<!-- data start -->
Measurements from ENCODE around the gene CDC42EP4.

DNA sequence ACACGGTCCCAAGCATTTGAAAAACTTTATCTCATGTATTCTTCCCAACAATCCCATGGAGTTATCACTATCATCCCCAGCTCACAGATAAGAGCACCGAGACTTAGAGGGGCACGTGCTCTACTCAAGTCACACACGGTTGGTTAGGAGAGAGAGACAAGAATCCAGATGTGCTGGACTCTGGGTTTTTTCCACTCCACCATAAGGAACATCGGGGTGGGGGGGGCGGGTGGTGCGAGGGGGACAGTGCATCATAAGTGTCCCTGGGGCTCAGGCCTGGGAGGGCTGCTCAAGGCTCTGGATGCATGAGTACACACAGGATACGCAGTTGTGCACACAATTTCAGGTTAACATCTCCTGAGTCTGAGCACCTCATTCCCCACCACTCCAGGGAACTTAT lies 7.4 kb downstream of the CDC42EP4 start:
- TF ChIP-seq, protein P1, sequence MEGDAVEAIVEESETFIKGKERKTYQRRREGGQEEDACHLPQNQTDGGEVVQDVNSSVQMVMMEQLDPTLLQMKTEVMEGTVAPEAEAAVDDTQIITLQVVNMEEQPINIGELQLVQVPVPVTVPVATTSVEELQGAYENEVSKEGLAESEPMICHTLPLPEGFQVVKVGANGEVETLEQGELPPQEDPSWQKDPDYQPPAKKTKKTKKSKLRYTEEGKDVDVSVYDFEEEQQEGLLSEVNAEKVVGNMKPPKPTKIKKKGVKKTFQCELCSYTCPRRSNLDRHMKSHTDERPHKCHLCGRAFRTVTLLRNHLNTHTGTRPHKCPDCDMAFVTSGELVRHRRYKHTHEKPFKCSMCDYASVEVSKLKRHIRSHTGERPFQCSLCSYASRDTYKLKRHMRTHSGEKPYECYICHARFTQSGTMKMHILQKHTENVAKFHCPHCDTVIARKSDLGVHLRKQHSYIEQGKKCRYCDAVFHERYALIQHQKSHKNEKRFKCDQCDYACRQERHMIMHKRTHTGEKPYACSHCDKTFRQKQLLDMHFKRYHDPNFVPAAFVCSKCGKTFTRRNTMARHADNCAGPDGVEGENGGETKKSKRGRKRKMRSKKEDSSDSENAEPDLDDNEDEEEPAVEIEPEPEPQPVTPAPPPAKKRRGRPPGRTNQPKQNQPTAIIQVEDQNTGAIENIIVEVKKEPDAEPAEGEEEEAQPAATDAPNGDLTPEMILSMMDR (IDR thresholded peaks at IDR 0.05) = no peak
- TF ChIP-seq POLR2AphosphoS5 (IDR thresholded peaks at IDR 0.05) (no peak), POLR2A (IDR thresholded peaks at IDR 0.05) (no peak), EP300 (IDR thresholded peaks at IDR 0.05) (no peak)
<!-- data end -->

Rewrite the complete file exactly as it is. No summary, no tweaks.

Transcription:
Measurements from ENCODE around the gene CDC42EP4.

DNA sequence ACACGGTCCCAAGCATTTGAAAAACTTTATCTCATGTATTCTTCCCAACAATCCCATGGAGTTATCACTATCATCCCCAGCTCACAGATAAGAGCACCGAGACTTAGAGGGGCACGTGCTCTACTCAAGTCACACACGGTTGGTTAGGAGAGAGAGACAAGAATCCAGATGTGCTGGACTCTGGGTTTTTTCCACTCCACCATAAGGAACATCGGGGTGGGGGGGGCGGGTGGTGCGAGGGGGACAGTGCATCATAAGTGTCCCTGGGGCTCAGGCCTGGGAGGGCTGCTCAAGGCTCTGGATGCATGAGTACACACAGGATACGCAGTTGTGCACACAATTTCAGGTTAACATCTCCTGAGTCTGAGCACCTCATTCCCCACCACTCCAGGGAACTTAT lies 7.4 kb downstream of the CDC42EP4 start:
- TF ChIP-seq, protein P1, sequence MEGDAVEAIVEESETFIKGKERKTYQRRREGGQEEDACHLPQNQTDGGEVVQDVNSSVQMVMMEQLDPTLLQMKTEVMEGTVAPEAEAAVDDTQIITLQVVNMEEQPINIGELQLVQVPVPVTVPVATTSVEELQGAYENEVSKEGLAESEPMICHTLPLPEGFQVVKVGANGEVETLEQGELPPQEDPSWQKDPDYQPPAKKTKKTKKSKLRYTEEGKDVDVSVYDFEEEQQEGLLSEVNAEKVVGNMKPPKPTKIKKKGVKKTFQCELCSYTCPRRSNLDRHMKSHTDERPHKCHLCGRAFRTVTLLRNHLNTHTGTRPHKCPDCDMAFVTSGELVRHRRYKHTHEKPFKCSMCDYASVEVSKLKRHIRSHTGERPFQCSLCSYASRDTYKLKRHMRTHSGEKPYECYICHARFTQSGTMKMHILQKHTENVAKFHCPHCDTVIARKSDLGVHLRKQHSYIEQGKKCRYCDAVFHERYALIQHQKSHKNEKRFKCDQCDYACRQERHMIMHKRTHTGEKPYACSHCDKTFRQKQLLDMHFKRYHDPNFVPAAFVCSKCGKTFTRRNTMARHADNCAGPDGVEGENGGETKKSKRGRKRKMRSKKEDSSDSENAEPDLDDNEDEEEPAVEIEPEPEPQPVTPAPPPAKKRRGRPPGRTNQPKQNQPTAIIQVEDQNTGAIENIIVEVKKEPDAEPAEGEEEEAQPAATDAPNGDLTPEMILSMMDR (IDR thresholded peaks at IDR 0.05) = no peak
- TF ChIP-seq POLR2AphosphoS5 (IDR thresholded peaks at IDR 0.05) (no peak), POLR2A (IDR thresholded peaks at IDR 0.05) (no peak), EP300 (IDR thresholded peaks at IDR 0.05) (no peak)